Whether you plan to have a career in academia, industry, business, education, public service, or the health professions, UMSL's graduate Certificate in University Teaching (CUT) will be of value to you. This program, jointly sponsored by the Center for Teaching and Learning (CTL) and the Graduate School, is open to all UMSL graduate students - both Master's and PhD candidates - and faculty and graduate students from other campuses.
We have tried to streamline the process, so the CUT program looks different from prior years. Current CUT participants will be able to complete the original program they started (with numbered units).
Pat Hutchings, in her book Making Teaching Community Property, defines a teaching circle as “a small group of faculty who make a commitment to work together over a period of at least a semester to address questions and concerns about the particulars of their teaching and their students' learning.” We currently have two teaching circles that meet regularly over the academic year (see below). If you are interested in forming a teaching circle that centers around a particular topic and would like help making connections and launching it, please contact the CTL at firstname.lastname@example.org.
Through bi-weekly synchronous discussions, this group provides a space for faculty across disciplines to share experiences, find common ground, pursue lifelong learning opportunities, and view race and racism from multiple perspectives. We share events, resources, and other work being done on campus with one another. In the end, we aim to brainstorm anti-racist pedagogical strategies and think about how to apply this knowledge to our courses.
The group meets every two weeks via Zoom on Mondays from 9:00 -10:00 a.m. This is a flexible group, not a committee, and has no attendance requirements. We are always happy to have new members join our group. Interested in joining? Contact the CTL at email@example.com.
For more information on some of the work of the ARE group, please see their page: "Building a Culture of Acknowledgement at UMSL."
This group started from a faculty learning community that launched in January 2020. When the FLC completed their work they decided to continue meeting three times per semester and expand the teaching circle beyond the College of Arts and Sciences. This is an interdisciplinary group of faculty members that rotate facilitating a conversation about teaching graduate and undergraduate statistics courses.
The group meets one Monday a month in February, March, and April from 12:00-1:00 p.m. This is a flexible group, not a committee, and has no attendance requirements. We are always happy to have new members join our group. Are you a faculty member who teaches statistics and is interested in joining? Contact the CTL at firstname.lastname@example.org.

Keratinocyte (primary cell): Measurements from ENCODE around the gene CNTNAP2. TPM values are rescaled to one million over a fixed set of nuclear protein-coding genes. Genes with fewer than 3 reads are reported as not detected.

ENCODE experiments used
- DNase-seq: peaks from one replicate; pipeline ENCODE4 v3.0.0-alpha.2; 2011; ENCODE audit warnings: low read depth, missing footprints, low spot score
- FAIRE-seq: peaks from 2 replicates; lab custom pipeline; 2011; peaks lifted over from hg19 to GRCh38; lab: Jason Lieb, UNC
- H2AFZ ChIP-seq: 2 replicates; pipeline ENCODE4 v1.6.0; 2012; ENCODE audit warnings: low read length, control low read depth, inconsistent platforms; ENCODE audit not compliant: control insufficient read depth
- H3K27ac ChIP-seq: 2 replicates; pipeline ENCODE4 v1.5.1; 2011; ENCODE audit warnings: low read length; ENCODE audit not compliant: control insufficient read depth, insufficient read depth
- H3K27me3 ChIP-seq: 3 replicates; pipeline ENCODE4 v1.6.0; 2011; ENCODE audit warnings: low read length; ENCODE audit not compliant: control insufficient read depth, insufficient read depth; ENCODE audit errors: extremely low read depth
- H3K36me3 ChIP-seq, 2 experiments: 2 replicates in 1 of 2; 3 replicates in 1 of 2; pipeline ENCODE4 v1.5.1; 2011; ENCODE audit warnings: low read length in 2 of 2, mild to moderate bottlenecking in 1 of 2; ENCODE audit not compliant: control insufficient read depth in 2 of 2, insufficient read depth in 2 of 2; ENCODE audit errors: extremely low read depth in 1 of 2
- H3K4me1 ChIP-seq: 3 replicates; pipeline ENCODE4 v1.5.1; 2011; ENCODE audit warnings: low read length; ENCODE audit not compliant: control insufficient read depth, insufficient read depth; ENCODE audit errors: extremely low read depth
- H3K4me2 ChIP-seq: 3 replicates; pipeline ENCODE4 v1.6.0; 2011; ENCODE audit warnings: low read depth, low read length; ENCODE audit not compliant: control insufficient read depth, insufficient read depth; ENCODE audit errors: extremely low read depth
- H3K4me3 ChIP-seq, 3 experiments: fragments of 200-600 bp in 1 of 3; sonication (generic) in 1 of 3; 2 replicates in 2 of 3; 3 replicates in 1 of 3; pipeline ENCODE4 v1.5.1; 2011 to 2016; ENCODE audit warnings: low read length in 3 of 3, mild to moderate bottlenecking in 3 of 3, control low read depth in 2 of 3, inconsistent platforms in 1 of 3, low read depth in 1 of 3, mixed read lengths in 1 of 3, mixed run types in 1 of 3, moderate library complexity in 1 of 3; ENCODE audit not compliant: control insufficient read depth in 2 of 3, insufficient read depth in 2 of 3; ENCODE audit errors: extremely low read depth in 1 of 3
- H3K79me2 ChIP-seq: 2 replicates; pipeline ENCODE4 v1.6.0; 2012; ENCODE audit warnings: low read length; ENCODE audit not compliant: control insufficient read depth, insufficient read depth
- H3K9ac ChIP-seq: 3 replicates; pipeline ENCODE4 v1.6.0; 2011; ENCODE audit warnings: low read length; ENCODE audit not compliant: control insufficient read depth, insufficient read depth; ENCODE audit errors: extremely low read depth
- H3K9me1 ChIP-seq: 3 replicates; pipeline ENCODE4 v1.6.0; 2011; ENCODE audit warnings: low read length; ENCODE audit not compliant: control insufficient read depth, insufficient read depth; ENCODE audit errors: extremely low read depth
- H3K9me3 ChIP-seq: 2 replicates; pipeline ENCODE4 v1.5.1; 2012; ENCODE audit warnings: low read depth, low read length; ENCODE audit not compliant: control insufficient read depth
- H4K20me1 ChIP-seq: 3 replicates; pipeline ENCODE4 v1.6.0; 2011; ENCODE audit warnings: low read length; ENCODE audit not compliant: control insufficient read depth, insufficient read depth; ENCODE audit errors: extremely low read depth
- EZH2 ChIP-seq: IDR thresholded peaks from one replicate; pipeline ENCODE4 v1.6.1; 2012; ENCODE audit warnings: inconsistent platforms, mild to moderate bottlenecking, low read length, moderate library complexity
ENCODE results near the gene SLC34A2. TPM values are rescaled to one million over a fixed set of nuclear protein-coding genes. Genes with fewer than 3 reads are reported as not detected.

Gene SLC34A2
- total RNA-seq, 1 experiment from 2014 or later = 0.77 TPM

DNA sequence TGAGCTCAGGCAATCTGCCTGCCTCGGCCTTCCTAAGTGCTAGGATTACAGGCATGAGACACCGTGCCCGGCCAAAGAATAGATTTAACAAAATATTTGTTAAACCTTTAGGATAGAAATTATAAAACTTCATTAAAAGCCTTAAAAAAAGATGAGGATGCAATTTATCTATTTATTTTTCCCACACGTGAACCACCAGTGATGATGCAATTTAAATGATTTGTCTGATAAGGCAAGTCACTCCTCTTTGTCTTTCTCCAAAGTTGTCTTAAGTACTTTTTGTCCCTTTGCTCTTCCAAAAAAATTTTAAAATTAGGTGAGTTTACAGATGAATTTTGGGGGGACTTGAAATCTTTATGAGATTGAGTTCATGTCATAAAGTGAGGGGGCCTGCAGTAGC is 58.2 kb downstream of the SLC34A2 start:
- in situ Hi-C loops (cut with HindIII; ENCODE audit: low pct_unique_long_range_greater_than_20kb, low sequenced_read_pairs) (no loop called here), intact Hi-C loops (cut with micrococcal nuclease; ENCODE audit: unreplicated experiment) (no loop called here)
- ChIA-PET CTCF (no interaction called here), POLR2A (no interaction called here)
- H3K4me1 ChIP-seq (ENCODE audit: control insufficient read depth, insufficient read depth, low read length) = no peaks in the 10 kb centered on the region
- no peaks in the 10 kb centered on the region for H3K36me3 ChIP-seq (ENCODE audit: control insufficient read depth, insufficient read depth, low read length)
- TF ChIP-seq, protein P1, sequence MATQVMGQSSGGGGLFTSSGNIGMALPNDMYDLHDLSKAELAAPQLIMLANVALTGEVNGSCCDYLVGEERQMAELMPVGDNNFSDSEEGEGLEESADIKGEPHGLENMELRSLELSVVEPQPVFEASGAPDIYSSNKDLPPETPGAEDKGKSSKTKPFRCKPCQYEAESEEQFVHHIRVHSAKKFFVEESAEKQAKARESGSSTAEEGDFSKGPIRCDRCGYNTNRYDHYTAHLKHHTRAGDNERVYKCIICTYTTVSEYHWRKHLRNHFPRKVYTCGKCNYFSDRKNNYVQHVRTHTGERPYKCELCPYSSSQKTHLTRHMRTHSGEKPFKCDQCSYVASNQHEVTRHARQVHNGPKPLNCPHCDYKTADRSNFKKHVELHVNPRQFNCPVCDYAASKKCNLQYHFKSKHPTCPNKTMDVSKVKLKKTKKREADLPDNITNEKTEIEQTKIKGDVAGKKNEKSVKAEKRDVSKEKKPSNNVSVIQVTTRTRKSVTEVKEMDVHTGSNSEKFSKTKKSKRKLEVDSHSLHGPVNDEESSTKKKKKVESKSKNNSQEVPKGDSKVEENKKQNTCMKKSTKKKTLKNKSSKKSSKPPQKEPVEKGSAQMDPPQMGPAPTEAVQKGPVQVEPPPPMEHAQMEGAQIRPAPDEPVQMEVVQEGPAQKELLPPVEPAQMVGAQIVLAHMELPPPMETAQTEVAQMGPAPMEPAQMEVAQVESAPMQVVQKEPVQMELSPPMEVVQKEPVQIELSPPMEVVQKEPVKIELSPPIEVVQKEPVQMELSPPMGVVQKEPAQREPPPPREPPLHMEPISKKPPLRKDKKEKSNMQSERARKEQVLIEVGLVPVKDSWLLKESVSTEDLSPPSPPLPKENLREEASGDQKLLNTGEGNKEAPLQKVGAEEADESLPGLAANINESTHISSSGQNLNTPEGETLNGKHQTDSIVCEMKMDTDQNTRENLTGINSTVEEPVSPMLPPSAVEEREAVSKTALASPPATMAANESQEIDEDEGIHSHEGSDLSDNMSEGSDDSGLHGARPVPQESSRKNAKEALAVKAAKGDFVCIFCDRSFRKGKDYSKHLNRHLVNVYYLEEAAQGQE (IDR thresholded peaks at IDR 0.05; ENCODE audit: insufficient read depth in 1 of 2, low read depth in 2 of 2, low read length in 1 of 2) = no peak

Faculty Learning Communities are more highly structured than teaching circles but have many similarities to teaching circles in that they center around a common theme and aim to cross disciplines and create spaces to discuss teaching. The group typically consists of 8-12 faculty members and commits to meet for either a semester or an academic year and works towards a tangible output of some kind. That product can take many forms such as a scholarship of teaching and learning (SoTL) project, a shared repository of resources, or another relevant output of the group. This year we are running two faculty learning communities. The membership to these faculty learning communities is currently not open but if you are interested in pursuing the formation of a faculty learning community around a topic of interest, please email us at email@example.com.
Offered in early summers, Summer C.A.M.P. (Collaborating to Advance Meaningful Partnerships) is an opportunity for you to refine and hone skills in a selected area to support your teaching goals for the upcoming Fall and beyond. Faculty participants agree to provide peer feedback to fellow participants and to share what they learn within their departments/colleges.
This program engages faculty and students in drawing on each other's expertise in teaching and learning. A multidisciplinary community affords members a rich set of opportunities for exploration and growth. The examination of things we have in common as teachers and learners allows us to share ideas and strategies. Reflection on our individual and disciplinary differences helps us learn more about ourselves and reveal best practices for our disciplines.
There is no specific curriculum followed. Rather, this is a supportive community in which we help each other meet our goals for the summer. In this program, you will work with faculty colleagues, student partners, and CTL camp leaders to collaborate in a faculty cohort. You’ll receive student and peer feedback as you focus on specific aspects of your course.
The cohort meets weekly as a large group, and also in smaller accountability groups as needed with those with similar goals and more individualized feedback from your student partners.
The University of Missouri System Teaching Scholars Program (UMTS) is designed to support and recognize the contributions of new-to-UM faculty members to student academic success. Focused on fostering a commitment to excellent teaching, this unique program provides participants with an opportunity to network across their home institution and across the four UM universities and prepares faculty to engage with their teaching in new, creative ways.